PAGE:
Wednesday, September 7, 2016

The Blue HammerThe Blue Hammer by Ross Macdonald
My rating: 3 of 5 stars

"My chosen study was other men, hunted men in rented rooms, aging boys clutching at manhood before night fell and they grew suddenly old."

"The Blue Hammer (1976) is the eighteenth and last novel in the unforgettable Lew Archer series, by far the best series of detective novels ever written by an American. Archer, a wise, compassionate, and deeply humane private detective, is quite the opposite of the clichés of "hard-boiled" PI's, invariably one-dimensional and moronic. Only Nicolas Freeling's Van der Valk ranks as a comparably interesting character.

Archer is called to the Biemayers' residence in Santa Teresa (the fictional Southern California town modeled on Santa Barbara) because a valuable painting has been stolen from their house. It is suspected that the picture is by Richard Chantry, a well-regarded painter who had disappeared from Santa Teresa 25 years ago. Biemayers' daughter has recently moved out of the house and may be in contact with some disreputable people, such as Fred Johnson, a "perpetual student", who might have been the thief. Archer begins his inquiries with a visit to the store owned by a local art dealer and also talks to Fred and his parents. Soon a man beaten to death is found and the case explodes.

"[T]he case has enlarged enormously since they had hired me," says Archer just the next day. Indeed, the inevitable connections emerge with the events in the deep past (dating back to the early 1940s), and everything seems to be revolving about the missing painting and the identity of a woman who sat as the model. The plot involves more murders and becomes enormously complicated. Eventually though - as usual in Macdonald's novels - Archer realizes "that the thirty-two-year case was completing a long curve back to its source."

While not the best book in the series, The Blue Hammer is probably a little better than average. Lew Archer's late-middle-age maturity and wisdom offset some sloppiness by the author. Mr. Millar (Macdonalds's real name) tries to artificially create tension by rearranging the building blocks of the plot instead of allowing the story to flow naturally. The writing is superb in some passages, for instance the first few pages offer great prose, sparse and economical with not a single word wasted, but some dialogues and summaries of the plot (presumably for the forgetful reader) later in the story are subpar. Too much reliance on coincidence shows again, particularly in the Mrs. Brighton thread.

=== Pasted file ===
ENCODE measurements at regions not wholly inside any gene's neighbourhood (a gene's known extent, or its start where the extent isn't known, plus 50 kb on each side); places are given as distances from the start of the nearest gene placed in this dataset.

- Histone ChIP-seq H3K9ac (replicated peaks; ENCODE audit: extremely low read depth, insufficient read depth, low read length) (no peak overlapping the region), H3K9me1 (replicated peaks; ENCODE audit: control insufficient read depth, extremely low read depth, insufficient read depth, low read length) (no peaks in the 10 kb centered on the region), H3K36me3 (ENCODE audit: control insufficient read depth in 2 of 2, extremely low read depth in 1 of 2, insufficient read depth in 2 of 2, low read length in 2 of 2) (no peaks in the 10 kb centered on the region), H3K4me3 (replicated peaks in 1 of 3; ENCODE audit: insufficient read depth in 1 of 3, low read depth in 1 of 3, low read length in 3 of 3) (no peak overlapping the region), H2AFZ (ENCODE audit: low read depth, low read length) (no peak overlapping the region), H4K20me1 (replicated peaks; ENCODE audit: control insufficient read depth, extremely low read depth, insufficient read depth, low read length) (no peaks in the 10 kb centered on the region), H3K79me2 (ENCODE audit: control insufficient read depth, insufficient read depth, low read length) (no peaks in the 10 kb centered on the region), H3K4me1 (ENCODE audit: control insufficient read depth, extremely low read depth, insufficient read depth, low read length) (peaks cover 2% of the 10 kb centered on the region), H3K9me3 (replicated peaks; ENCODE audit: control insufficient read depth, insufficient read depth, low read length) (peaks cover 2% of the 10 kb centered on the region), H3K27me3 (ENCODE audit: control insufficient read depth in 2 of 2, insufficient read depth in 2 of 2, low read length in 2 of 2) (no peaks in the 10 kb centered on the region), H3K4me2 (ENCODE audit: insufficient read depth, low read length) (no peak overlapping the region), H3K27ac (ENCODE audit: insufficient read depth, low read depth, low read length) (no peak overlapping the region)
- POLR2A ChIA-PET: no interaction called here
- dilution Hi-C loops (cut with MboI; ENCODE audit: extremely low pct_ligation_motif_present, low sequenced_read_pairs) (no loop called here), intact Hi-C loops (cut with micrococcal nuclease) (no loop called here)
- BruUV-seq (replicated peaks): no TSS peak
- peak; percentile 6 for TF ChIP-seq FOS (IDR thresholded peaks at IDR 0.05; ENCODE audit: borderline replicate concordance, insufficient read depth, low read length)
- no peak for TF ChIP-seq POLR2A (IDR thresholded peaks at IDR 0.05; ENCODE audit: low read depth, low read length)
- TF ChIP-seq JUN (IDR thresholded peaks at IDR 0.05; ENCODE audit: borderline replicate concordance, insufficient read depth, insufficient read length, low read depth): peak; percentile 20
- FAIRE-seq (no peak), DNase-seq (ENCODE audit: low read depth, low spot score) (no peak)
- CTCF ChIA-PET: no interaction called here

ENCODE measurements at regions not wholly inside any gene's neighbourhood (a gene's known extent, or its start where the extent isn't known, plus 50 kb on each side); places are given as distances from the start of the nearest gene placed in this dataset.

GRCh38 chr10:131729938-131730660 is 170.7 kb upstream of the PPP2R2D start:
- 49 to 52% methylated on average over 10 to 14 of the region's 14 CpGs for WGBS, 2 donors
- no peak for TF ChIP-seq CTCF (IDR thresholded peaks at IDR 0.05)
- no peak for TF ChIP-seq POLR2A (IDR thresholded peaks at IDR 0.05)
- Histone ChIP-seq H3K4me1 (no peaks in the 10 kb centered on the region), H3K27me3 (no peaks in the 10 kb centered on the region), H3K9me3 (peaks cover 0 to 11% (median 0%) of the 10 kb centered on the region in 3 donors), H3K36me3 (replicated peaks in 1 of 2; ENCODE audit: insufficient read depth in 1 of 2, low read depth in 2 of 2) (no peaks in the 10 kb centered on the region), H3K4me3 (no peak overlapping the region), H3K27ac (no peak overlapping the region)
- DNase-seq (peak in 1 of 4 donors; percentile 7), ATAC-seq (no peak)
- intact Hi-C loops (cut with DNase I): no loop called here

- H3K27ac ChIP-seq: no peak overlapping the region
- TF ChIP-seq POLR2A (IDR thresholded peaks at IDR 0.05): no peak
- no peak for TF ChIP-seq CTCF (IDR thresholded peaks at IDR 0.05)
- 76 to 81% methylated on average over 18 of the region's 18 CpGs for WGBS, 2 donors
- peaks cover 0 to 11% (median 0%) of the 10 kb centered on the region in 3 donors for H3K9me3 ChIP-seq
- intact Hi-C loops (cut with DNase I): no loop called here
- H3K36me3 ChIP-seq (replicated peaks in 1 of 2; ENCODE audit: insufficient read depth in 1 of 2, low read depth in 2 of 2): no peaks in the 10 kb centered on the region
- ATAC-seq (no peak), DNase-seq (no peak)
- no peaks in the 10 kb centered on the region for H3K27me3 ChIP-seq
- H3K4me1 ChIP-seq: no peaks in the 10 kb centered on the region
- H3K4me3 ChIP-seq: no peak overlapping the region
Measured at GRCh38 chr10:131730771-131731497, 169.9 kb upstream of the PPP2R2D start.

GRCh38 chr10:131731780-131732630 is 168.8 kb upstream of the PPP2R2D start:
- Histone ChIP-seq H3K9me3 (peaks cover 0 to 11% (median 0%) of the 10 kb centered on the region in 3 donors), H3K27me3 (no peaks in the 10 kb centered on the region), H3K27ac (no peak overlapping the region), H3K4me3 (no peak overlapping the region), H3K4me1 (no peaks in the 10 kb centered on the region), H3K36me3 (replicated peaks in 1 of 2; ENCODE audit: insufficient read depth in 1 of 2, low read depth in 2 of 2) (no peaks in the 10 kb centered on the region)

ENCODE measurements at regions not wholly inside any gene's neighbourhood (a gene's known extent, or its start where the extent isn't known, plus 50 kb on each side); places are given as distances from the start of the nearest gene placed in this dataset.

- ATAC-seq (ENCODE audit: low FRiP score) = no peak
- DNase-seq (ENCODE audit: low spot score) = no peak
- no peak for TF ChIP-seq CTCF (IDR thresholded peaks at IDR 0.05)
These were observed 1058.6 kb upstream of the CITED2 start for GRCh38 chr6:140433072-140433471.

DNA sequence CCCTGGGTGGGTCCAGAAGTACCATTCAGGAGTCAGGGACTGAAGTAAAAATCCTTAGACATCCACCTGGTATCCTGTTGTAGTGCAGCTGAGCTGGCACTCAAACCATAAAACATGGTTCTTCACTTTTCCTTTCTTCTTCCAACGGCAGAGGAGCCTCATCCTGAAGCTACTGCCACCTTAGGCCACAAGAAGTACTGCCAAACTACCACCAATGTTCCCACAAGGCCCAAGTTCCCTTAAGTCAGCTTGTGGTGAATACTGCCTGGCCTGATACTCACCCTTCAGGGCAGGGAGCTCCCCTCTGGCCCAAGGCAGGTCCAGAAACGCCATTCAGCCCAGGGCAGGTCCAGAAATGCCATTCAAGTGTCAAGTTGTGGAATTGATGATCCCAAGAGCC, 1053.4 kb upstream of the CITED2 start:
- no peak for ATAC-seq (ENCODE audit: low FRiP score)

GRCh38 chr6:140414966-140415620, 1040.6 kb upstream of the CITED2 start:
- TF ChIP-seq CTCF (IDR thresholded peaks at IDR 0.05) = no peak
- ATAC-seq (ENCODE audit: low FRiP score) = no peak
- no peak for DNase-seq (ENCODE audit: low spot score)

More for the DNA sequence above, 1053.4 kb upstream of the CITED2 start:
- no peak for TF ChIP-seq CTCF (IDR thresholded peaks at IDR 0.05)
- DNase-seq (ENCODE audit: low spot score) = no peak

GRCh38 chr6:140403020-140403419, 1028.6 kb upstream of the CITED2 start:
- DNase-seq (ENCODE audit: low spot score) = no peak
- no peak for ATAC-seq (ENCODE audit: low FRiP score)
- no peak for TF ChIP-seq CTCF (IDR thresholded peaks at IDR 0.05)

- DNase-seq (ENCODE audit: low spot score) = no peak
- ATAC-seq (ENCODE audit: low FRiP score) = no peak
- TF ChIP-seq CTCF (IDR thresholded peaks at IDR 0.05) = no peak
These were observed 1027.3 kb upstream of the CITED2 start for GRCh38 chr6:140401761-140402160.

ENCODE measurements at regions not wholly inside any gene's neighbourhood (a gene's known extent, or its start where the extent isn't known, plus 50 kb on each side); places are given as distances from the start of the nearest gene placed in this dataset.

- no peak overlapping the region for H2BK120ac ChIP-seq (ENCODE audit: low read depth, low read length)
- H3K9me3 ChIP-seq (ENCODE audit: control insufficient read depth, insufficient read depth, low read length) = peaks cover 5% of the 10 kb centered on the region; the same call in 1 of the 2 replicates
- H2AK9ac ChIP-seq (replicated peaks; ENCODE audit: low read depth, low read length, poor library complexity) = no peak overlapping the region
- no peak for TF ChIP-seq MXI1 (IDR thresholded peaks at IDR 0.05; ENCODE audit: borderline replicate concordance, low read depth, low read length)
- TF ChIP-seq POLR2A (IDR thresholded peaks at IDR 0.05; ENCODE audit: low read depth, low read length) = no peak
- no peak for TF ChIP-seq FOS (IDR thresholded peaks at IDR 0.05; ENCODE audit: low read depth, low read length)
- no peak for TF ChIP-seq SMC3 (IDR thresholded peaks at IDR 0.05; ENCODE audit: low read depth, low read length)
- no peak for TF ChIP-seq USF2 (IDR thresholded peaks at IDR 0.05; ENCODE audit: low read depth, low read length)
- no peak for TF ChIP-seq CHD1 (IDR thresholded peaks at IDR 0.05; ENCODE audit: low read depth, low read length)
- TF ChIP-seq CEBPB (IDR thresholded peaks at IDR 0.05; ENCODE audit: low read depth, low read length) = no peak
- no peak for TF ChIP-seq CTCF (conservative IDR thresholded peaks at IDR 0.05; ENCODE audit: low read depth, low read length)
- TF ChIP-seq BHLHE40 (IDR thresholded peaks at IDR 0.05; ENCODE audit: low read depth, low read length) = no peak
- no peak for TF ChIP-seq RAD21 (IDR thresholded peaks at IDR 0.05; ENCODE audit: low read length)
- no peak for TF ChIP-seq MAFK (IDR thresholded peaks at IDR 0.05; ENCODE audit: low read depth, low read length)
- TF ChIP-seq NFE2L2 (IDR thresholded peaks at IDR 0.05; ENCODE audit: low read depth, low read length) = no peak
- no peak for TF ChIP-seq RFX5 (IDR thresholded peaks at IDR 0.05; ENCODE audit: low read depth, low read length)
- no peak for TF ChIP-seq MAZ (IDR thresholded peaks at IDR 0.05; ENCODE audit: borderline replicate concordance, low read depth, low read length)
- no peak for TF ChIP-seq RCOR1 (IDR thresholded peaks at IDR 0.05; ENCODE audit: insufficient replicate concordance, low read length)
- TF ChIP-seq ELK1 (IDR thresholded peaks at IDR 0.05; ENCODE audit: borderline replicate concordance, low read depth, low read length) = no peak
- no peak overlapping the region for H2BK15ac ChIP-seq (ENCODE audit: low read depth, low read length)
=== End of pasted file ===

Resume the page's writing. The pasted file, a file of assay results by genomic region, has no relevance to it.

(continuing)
During his investigation Archer meets a much younger woman to whom he is instantaneously attracted but the romantic thread reads flat and forced despite some unforgettably beautiful passages like:
After a while I could see the steady blue pulse in her temple, the beating of the silent hammer that meant that she was alive. I hoped that the blue hammer would never stop.
This is not only the last novel in the series, but the very last piece of serious writing done by Mr. Millar. His terrible illness (Alzheimer's disease) was already causing the first symptoms.

I have now finished re-reading (25-45 years after the first time) all eighteen books in the series and reviewed them here, on Goodreads. I still believe the series ranks at the very top of the crime/mystery genre, along with the Van der Valk and Martin Beck cycles. Macdonald's often breathtakingly beautiful prose, his sharp eye for Southern California landscapes and mores, and the compassionate and merciful character of Archer, full of human decency and goodwill towards all people, the best friend anyone could have if only he were real, all combine to make the Lew Archer series a literary masterpiece, one that clearly transcends the limitations of the genre.

Why then have I not rated any Lew Archer books with five stars? Why not the top rating for The Underground Man , with its first few pages of utterly magnificent, lean prose? Why not the universally praised The Chill ? I think it is the matter of endings: obeying the classical rules of the detective genre Mr. Millar spins almost impossibly complex webs of plot whose untangling usually comes at the expense of plausibility. I wish the author - at least once - did not provide the solution to the crime.

Three and a quarter stars.

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